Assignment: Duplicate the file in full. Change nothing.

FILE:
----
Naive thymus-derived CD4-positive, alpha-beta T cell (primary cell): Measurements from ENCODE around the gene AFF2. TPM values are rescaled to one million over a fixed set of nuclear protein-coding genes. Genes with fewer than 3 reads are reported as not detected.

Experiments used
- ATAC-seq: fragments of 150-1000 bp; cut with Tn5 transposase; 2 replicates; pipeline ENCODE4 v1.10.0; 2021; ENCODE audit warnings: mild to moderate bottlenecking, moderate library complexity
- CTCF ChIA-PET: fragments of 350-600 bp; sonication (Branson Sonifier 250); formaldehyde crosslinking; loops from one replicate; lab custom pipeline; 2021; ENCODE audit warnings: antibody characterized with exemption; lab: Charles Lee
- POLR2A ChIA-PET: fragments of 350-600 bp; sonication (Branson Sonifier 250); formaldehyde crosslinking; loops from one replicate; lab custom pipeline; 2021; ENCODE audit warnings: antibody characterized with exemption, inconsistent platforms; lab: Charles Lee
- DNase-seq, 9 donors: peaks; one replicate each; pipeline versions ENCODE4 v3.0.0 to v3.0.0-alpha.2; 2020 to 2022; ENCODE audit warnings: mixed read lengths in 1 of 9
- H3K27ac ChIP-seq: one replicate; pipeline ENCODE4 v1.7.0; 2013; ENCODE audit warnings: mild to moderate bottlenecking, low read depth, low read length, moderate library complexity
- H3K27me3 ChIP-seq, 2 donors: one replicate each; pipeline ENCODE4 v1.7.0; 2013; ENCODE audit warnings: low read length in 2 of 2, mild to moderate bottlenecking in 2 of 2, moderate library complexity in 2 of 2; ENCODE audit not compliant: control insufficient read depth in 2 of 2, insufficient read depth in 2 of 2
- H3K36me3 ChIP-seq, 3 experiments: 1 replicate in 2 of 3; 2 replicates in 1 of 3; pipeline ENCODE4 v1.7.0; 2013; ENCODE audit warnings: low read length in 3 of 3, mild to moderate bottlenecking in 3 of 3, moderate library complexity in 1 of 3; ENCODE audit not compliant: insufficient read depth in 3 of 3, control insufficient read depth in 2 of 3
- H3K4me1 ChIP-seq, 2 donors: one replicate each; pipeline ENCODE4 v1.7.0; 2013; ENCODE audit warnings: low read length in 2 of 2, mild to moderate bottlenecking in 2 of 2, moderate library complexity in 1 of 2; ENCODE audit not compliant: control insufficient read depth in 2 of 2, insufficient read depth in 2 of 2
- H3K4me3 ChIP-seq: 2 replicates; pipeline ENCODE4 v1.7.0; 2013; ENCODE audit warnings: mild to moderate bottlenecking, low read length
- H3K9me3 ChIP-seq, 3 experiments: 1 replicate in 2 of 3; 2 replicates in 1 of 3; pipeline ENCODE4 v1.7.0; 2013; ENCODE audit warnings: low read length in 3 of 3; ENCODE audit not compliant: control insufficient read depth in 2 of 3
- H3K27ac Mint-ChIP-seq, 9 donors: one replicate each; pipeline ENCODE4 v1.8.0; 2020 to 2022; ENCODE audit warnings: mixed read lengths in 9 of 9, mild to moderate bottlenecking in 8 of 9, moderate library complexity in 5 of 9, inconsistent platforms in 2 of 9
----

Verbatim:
Naive thymus-derived CD4-positive, alpha-beta T cell (primary cell): Measurements from ENCODE around the gene AFF2. TPM values are rescaled to one million over a fixed set of nuclear protein-coding genes. Genes with fewer than 3 reads are reported as not detected.

Experiments used
- ATAC-seq: fragments of 150-1000 bp; cut with Tn5 transposase; 2 replicates; pipeline ENCODE4 v1.10.0; 2021; ENCODE audit warnings: mild to moderate bottlenecking, moderate library complexity
- CTCF ChIA-PET: fragments of 350-600 bp; sonication (Branson Sonifier 250); formaldehyde crosslinking; loops from one replicate; lab custom pipeline; 2021; ENCODE audit warnings: antibody characterized with exemption; lab: Charles Lee
- POLR2A ChIA-PET: fragments of 350-600 bp; sonication (Branson Sonifier 250); formaldehyde crosslinking; loops from one replicate; lab custom pipeline; 2021; ENCODE audit warnings: antibody characterized with exemption, inconsistent platforms; lab: Charles Lee
- DNase-seq, 9 donors: peaks; one replicate each; pipeline versions ENCODE4 v3.0.0 to v3.0.0-alpha.2; 2020 to 2022; ENCODE audit warnings: mixed read lengths in 1 of 9
- H3K27ac ChIP-seq: one replicate; pipeline ENCODE4 v1.7.0; 2013; ENCODE audit warnings: mild to moderate bottlenecking, low read depth, low read length, moderate library complexity
- H3K27me3 ChIP-seq, 2 donors: one replicate each; pipeline ENCODE4 v1.7.0; 2013; ENCODE audit warnings: low read length in 2 of 2, mild to moderate bottlenecking in 2 of 2, moderate library complexity in 2 of 2; ENCODE audit not compliant: control insufficient read depth in 2 of 2, insufficient read depth in 2 of 2
- H3K36me3 ChIP-seq, 3 experiments: 1 replicate in 2 of 3; 2 replicates in 1 of 3; pipeline ENCODE4 v1.7.0; 2013; ENCODE audit warnings: low read length in 3 of 3, mild to moderate bottlenecking in 3 of 3, moderate library complexity in 1 of 3; ENCODE audit not compliant: insufficient read depth in 3 of 3, control insufficient read depth in 2 of 3
- H3K4me1 ChIP-seq, 2 donors: one replicate each; pipeline ENCODE4 v1.7.0; 2013; ENCODE audit warnings: low read length in 2 of 2, mild to moderate bottlenecking in 2 of 2, moderate library complexity in 1 of 2; ENCODE audit not compliant: control insufficient read depth in 2 of 2, insufficient read depth in 2 of 2
- H3K4me3 ChIP-seq: 2 replicates; pipeline ENCODE4 v1.7.0; 2013; ENCODE audit warnings: mild to moderate bottlenecking, low read length
- H3K9me3 ChIP-seq, 3 experiments: 1 replicate in 2 of 3; 2 replicates in 1 of 3; pipeline ENCODE4 v1.7.0; 2013; ENCODE audit warnings: low read length in 3 of 3; ENCODE audit not compliant: control insufficient read depth in 2 of 3
- H3K27ac Mint-ChIP-seq, 9 donors: one replicate each; pipeline ENCODE4 v1.8.0; 2020 to 2022; ENCODE audit warnings: mixed read lengths in 9 of 9, mild to moderate bottlenecking in 8 of 9, moderate library complexity in 5 of 9, inconsistent platforms in 2 of 9